The law changes how student loans are administered. Borrowers used to be able to get college loans from either banks or the federal government. In return for administering loans to students, private banks received federal subsidies to provide student loans.

Under the new law, private banks will no longer handle federally backed student loans. Instead, the federal government will be the only lender to students. Supporters say the overhaul eliminates the fees banks get to act as the middlemen, saving the government billions of dollars.


http://www.cnn.com/2010/POLITICS/03/30/student.aid.faqs/index.html
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19 posted 04-20-2010 01:57 PM       View Profile for Bob K   Email Bob K   Edit/Delete Message      Find Poems  View IP for Bob K



     That's right, Denise.

     The Government no longer pays fees to the banks or subsidizes them for loaning money to students.  That's what I said, that's what the government said.

     That doesn't mean banks can't loan money to students.  It only means that the government isn't subsidizing its own competitors, and if the banks want to make the loans they will have to do so without getting money from the government to do so and without having the loans guaranteed.

     They wouldn't have to be paid to do business and make money by the government.

     They can still do business, if they choose.  The government thinks that it can not only do business, but also make enough money to fund the program in the process.  Apparently the banks want more.  They want to money without taking the risk by having the government guarantee the repayment and then, on top of that, get fees paid in addition.  Then they want to say that not getting things their way is an assault on Freedom.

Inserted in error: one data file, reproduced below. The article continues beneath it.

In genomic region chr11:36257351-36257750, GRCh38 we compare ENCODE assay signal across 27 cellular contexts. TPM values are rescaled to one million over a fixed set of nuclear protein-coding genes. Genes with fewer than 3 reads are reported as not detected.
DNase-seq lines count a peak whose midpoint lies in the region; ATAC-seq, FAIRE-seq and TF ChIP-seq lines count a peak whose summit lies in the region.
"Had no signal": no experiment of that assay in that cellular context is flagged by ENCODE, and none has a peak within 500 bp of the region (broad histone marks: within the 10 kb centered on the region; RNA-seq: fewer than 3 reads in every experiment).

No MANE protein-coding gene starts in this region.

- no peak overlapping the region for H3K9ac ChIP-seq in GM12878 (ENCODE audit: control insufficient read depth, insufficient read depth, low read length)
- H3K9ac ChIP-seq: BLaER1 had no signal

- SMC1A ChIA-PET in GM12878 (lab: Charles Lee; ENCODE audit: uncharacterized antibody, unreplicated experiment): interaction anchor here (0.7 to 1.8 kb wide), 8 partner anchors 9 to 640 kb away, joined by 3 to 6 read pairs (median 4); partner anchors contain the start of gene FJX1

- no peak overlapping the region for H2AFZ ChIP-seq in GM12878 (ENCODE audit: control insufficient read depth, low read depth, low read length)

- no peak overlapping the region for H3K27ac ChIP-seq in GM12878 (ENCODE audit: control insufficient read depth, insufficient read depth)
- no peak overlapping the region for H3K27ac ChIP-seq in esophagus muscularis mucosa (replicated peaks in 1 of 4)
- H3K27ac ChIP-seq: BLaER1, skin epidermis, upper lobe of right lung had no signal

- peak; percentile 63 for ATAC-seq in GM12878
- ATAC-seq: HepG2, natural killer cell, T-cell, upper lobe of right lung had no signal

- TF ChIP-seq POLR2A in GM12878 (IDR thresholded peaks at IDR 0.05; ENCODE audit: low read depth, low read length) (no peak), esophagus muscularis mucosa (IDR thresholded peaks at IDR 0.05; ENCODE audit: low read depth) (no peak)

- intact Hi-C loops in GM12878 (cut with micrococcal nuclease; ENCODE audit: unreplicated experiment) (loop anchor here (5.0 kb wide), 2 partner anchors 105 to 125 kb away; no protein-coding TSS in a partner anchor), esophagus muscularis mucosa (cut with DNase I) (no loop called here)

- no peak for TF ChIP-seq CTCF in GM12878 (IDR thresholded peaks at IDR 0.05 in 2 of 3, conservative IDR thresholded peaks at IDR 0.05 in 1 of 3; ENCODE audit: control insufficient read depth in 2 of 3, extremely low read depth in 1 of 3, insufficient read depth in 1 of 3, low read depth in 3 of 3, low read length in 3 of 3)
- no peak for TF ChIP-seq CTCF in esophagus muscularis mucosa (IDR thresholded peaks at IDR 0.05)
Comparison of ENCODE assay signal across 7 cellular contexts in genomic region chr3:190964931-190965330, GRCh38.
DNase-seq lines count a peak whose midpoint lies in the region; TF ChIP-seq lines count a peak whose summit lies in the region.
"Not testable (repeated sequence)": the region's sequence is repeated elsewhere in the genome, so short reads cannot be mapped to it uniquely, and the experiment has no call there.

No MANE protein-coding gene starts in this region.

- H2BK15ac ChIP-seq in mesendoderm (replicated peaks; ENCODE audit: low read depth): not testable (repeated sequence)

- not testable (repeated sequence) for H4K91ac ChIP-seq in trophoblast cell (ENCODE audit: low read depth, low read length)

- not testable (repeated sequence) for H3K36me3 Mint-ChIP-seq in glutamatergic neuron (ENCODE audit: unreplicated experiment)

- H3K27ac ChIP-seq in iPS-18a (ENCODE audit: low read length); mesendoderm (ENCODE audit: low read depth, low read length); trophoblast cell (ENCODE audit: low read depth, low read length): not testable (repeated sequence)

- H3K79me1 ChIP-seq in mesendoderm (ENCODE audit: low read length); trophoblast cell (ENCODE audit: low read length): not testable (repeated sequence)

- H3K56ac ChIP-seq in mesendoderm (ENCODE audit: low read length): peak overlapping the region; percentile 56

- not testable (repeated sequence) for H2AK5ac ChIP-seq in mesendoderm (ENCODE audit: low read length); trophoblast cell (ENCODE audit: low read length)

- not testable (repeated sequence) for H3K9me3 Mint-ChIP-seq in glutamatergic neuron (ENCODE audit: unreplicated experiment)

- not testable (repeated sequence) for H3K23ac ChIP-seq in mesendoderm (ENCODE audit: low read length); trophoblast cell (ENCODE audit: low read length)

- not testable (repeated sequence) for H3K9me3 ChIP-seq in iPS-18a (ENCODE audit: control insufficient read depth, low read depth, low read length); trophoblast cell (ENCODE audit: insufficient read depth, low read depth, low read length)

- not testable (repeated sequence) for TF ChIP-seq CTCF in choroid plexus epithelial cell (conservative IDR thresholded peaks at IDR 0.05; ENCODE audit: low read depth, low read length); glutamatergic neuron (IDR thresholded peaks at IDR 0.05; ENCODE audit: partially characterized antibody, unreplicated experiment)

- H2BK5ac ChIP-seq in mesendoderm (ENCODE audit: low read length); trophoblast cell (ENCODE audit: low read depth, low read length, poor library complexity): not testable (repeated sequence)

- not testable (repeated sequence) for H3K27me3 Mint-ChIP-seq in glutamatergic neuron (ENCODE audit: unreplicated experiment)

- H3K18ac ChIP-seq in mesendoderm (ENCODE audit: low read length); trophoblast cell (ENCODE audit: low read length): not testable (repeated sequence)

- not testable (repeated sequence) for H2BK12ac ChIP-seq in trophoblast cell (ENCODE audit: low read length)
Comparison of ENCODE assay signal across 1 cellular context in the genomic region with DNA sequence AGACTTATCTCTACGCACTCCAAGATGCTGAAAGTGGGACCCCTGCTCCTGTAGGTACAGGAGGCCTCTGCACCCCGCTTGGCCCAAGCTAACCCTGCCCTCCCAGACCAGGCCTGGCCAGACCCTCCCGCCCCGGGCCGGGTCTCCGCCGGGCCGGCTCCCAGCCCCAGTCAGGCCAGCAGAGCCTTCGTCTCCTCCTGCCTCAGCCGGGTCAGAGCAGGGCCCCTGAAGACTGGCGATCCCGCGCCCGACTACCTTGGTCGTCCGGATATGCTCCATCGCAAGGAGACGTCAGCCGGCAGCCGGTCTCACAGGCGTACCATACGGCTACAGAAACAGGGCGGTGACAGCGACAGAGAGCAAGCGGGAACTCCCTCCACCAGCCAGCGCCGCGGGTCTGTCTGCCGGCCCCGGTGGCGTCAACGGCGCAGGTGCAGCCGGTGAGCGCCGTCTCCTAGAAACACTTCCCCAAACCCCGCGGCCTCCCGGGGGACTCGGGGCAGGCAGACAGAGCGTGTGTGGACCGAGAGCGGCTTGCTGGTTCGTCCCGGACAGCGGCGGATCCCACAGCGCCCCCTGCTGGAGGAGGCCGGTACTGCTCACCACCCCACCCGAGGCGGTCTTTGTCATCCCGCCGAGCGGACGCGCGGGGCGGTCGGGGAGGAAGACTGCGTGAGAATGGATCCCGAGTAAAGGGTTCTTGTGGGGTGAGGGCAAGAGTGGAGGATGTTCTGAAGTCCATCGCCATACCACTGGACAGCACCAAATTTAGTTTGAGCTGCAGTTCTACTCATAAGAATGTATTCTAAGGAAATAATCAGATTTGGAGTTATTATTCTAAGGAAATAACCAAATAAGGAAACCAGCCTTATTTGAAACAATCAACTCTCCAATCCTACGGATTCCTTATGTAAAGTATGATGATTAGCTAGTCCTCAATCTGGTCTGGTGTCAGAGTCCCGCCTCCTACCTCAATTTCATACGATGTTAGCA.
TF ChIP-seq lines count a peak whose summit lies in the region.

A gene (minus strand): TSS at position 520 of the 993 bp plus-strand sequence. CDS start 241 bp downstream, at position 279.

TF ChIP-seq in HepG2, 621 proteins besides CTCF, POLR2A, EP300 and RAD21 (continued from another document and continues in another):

And you want to believe them.

     So far, you seem to have proven my point for me.
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20 posted 04-20-2010 03:04 PM       View Profile for Denise   Edit/Delete Message      Find Poems  View IP for Denise

Do you call that fair competition between the government and the private banks, Bob? How could they possibly be able to offer competitive interest rates with the feds while having to be responsible for potential defaults on those loans, something the government doesn't have to worry about. The government can just print more money. Granting student loans under these conditions would be fiscally irreponsible for the private banks and lenders. The government has too much of an edge.
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21 posted 04-20-2010 05:52 PM       View Profile for Bob K   Email Bob K   Edit/Delete Message      Find Poems  View IP for Bob K

quote:

Do you call that fair competition between the government and the private banks, Bob? How could they possibly be able to offer competitive interest rates with the feds while having to be responsible for potential defaults on those loans, something the government doesn't have to worry about. The government can just print more money. Granting student loans under these conditions would be fiscally irresponsible for the private banks and lenders. The government has too much of an edge.



     Having the power to print more money and doing so are two different things, Denise.

     When you do that, you get runaway inflation, like in the Weimar Republic.  A loaf of bread used to cost a wheelbarrow full of Reichsmarks, literally.  Granted, thinks feel expensive, but they aren't Weimar Republic expensive.

     How can they afford to compete with the government?  By offering loans at competitive rates if they feel that there is enough profit in there for them.  Private banks have to face the same issues of defaults that the government faces in their other business loan ventures, when they make other sorts of loans.  They simply want to make loans where the profit is higher and the risk is lower, as in credit card type investments, where the profits can be what was once called usury and was considered, literally, a sin.  They will tack on as many fees and charges and raise their rates as high as they can get away with, and they will weep very loudly if anything threatens their profit margins.